The ball is in Kishida’s court

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The ball is in Kishida’s court

Japanese Prime Minister Fumio Kishida will pay a visit to Seoul for two days from Sunday to Monday in return for President Yoon Suk Yeol’s visit to Tokyo last month. The two governments have started preparations for the summit between the leaders of the two countries. Kishida’s trip to Seoul will be the first visit by a Japanese prime minister after Shinzo Abe’s visit in February 2018.

Domestic and international political developments have led to the earlier-than-expected return visit by the Japanese prime minister. Kishida has earned confidence in his governance with his approval rating running above 50 percent after his Liberal Democratic Party won the local elections in April. U.S. President Joe Biden’s emphasis of the tripartite cooperation during his meeting with President Yoon in the last week of April also contributed to expediting Kishida’s visit to Seoul.

The Japanese prime minister’s visit carries special meaning as it signifies the official resumption of the “shuttle diplomacy” between leaders of the two countries, which was suspended for 12 years. The two countries’ relations had soured to the worst after the Korea’s Supreme Court ruled in October 2018 in favor of the Korean plaintiffs demanding compensations for their forced and unpaid labor by their Japanese employers during the Pacific War. A mutual relationship can be normalized through Kishida’s return visit to Seoul.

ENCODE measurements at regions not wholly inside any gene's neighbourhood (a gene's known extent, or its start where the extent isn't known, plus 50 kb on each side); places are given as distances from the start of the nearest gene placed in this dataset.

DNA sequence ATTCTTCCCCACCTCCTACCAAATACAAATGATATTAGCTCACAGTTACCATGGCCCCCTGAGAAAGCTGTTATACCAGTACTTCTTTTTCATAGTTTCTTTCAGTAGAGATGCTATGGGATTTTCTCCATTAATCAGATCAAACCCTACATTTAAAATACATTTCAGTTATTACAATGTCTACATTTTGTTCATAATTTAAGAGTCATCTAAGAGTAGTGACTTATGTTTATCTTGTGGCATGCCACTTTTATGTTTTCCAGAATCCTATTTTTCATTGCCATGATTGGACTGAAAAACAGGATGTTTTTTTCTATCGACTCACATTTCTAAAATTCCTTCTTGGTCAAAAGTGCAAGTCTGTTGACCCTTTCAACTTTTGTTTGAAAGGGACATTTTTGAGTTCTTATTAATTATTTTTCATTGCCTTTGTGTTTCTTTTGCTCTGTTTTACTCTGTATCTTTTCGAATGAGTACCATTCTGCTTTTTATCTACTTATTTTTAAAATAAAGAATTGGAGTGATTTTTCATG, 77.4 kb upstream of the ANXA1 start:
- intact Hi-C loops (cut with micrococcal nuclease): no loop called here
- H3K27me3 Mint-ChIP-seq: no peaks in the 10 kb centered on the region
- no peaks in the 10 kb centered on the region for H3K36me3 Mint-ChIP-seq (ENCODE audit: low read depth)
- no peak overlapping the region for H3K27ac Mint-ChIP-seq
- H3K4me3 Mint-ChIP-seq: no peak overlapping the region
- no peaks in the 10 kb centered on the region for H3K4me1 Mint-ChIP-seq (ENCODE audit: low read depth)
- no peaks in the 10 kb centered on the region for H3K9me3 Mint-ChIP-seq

The visit cannot solve all the complicated and multiple issues between the two countries. Still, the visit must not be wasted so that they can act as a turning point in reestablishing their bilateral relationship. To do so, Kishida must convince the Korean people with actions corresponding to Yoon’s amicable gestures to Tokyo.

First of all, the Japanese prime minister should be unequivocal in his apologetic narrative on past issues and towards wartime forced labor victims. He must be reciprocal to Yoon who had offered a solution to the impasse over the top court’s ruling despite political risks at home. Second, Tokyo must expedite the procedures to restore Korea’s status on the white list subject to favors in trade. Any of the remaining stumbling blocks to bilateral ties must be removed fast.

South Korea and Japan share the common danger of North Korean nuclear missile threats. The two countries must strengthen trilateral ties together with the U.S. on top of Washington’s containment over Beijing. Kishida must solve historical issues with his upcoming visit so that Korea, the U.S., and Japanese leaders can move onto economic issues at the Group of Seven summit from May 19 through 21 in Hiroshima. Such moves are strategically important to all three countries.
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